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Two intergovernmentally-negotiated agreements aiming to improve migration governance were ratified in December 2018 under the auspices of the United Nations (UN): (i) The Global Compact for Safe, Orderly and Regular Migration (often designated as Global Compact for Migration, GCM) which was adopted on December 10 during an Intergovernmental Conference held in Marrakech, Morocco – an event that the CMI attended – and then formally endorsed at the UN General Assembly (UNGA) on December 19, 2018 in New York. (ii) The Global Compact on Refugees (GCR) which was formally endorsed at the UNGA on December 17.
Both documents emerged and were negotiated in parallel, as a concrete commitment of the New York Declaration for Refugees and Migrants adopted by the UNGA in September 2016, following the arrival of over a million of people into Europe.
The need for two distinct documents was required by (i) the different category of people they target and (ii) the different legal foundations on which they rely: indeed, while the GCM targets international migrants for which there is no formal legal definition and no right protecting them in international law, the GCR targets refugees who are persons outside their country of origin for reasons of feared persecution, conflict, generalized violence and which benefit from international protection on the basis of the 1951 Convention and its 1967 Protocol.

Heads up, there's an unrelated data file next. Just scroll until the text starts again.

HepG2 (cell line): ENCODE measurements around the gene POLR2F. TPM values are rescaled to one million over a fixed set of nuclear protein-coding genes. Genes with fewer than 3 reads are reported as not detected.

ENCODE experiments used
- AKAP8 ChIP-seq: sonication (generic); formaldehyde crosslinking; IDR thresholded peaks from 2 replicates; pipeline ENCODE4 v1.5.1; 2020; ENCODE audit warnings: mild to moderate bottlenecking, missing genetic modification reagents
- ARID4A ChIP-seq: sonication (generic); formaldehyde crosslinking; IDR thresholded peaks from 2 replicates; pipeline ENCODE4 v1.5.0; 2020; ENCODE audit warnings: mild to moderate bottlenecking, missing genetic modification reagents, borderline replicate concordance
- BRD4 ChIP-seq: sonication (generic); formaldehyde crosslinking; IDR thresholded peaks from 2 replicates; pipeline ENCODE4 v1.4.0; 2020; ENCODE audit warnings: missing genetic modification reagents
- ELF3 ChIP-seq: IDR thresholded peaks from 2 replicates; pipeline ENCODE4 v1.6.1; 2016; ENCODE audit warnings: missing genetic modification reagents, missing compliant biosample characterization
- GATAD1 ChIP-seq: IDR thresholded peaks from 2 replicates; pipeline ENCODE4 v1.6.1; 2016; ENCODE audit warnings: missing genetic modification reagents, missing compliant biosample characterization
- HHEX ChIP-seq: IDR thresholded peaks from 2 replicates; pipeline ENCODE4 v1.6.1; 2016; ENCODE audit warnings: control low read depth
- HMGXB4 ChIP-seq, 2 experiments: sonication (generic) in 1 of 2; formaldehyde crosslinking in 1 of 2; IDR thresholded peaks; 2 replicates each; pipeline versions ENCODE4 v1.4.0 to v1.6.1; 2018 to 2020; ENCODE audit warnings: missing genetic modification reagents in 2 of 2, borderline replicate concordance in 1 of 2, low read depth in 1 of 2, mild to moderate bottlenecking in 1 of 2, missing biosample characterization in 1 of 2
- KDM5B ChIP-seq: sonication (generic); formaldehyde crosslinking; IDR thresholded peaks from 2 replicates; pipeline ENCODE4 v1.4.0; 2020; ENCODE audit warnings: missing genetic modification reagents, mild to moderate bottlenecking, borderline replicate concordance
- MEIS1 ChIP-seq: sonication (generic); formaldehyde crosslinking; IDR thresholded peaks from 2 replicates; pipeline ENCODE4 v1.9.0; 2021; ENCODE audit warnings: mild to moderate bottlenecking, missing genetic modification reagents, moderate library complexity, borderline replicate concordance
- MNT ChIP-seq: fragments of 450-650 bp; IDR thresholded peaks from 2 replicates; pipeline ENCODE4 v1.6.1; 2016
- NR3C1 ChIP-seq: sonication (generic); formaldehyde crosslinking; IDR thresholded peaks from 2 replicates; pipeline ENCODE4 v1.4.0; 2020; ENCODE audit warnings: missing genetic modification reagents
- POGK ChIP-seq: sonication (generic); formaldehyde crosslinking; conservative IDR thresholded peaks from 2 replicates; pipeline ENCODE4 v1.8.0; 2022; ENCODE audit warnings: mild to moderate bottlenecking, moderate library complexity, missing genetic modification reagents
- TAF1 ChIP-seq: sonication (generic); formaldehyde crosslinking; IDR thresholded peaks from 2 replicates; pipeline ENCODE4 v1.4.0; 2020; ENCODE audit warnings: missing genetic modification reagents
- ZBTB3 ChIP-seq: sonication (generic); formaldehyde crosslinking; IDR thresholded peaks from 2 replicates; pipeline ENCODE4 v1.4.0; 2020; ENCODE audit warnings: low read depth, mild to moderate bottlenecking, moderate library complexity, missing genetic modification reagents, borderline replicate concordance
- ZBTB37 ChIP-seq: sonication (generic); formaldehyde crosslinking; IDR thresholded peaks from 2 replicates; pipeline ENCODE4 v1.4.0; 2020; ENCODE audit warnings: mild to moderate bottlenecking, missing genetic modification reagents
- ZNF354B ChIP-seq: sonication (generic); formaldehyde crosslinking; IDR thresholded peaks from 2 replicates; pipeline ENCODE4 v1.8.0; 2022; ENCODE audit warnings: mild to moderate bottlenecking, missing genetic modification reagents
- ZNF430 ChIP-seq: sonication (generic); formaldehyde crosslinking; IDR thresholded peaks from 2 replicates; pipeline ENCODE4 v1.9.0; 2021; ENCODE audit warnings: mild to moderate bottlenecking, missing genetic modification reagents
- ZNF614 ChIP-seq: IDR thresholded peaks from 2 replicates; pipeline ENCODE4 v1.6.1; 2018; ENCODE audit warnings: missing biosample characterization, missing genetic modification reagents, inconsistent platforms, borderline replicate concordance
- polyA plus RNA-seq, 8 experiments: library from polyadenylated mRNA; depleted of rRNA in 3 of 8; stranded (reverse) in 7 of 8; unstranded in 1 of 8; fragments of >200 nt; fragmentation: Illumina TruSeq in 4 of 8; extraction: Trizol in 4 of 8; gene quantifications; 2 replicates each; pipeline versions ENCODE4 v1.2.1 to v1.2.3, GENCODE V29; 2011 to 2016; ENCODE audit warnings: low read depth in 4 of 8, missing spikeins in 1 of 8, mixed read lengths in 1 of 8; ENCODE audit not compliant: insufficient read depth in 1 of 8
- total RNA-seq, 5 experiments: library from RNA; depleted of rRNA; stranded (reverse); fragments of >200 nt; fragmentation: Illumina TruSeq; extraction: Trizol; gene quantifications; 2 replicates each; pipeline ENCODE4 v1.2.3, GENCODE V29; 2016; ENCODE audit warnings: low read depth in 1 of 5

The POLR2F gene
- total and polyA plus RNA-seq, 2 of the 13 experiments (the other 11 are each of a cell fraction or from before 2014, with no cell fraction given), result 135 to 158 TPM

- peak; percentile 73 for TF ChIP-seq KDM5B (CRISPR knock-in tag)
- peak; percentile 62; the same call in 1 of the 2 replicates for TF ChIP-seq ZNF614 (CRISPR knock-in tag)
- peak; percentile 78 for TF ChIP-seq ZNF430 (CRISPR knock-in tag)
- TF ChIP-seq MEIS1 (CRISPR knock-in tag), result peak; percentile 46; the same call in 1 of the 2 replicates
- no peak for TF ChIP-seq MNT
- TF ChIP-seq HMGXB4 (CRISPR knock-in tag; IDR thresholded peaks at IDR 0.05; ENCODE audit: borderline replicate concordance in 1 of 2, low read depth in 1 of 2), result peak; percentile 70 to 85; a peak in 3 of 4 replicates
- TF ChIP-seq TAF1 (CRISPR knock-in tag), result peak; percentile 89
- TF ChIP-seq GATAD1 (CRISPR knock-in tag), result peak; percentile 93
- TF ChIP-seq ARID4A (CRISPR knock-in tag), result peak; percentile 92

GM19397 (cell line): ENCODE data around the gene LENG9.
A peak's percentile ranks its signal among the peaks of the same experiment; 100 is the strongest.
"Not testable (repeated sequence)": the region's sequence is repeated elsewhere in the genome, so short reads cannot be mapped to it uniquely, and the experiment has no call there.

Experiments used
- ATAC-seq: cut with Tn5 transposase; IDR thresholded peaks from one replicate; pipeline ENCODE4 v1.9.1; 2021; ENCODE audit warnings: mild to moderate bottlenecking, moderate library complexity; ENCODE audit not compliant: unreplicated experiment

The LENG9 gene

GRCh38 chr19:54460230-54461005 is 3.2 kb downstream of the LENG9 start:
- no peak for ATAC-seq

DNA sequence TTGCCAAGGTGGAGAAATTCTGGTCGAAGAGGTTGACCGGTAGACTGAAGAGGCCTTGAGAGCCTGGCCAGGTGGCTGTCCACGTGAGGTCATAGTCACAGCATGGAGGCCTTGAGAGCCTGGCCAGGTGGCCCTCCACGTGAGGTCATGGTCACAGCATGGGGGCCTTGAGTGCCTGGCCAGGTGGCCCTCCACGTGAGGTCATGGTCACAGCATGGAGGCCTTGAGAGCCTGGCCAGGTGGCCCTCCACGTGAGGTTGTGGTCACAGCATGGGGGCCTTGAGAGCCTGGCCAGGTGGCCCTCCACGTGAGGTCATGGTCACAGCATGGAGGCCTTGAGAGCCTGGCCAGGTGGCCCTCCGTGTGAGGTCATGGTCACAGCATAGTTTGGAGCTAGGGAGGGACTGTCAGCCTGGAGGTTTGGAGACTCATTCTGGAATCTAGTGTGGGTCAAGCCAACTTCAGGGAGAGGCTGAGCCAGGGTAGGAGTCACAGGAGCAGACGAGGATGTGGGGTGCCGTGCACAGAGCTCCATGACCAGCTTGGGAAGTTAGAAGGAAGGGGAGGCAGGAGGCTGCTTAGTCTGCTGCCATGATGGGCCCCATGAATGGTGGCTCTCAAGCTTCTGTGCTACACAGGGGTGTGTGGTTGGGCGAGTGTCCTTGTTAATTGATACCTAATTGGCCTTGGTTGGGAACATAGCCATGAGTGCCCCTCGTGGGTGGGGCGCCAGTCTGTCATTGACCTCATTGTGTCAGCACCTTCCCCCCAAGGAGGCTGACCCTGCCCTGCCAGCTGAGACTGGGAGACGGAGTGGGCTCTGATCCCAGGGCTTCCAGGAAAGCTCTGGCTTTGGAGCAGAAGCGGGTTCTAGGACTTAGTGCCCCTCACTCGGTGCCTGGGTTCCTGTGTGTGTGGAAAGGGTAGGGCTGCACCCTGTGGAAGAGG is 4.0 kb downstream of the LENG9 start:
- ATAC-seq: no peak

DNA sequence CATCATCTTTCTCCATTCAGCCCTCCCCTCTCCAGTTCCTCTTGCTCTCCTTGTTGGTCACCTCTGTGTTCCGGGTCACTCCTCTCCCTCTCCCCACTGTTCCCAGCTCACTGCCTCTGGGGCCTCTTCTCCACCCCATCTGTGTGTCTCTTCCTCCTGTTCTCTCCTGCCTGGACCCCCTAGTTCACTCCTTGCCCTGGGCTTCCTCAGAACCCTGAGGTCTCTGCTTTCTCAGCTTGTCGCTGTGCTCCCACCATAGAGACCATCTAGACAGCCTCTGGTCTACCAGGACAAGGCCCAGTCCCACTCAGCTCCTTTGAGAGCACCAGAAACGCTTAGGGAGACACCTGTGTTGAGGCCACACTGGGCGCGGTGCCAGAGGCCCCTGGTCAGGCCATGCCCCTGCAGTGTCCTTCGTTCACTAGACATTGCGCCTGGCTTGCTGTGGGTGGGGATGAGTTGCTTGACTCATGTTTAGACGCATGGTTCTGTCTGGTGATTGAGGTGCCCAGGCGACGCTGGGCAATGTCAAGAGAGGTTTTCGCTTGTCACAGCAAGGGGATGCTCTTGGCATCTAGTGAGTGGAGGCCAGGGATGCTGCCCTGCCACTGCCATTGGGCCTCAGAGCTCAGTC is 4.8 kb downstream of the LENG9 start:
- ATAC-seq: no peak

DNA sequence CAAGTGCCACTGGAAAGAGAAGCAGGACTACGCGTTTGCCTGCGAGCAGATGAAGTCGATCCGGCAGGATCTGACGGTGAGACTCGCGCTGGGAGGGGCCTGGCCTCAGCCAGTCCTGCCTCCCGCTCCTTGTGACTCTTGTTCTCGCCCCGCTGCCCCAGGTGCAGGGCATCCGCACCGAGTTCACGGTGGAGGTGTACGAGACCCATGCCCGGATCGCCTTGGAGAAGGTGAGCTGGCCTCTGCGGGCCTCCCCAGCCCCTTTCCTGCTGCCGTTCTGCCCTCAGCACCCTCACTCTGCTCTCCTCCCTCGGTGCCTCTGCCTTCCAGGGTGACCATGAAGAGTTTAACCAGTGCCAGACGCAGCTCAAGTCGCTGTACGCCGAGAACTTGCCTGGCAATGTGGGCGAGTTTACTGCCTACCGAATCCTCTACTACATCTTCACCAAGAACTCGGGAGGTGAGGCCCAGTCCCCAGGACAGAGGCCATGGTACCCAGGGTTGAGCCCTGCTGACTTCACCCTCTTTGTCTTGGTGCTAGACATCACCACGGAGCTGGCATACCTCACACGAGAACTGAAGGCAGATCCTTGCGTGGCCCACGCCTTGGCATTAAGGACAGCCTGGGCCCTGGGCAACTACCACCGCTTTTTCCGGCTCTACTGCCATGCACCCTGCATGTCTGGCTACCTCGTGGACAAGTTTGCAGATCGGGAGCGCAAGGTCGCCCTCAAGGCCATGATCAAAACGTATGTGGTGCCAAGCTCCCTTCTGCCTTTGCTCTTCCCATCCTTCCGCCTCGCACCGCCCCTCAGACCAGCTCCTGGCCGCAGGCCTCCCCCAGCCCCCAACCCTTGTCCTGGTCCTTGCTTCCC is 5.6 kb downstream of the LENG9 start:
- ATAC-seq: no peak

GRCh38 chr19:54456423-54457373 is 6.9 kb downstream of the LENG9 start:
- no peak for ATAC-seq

The GCR and the GCM are not legally binding documents, which means that they do not try to create a new right in international law. Nevertheless, they demonstrate a very strong political commitment of Member States to implement principles such as the upholding of human rights for all migrants, regardless of their migrant status, and concrete mechanisms such as a support platform for refugee-hosting countries. Read more about the GCM here and about the GCR there.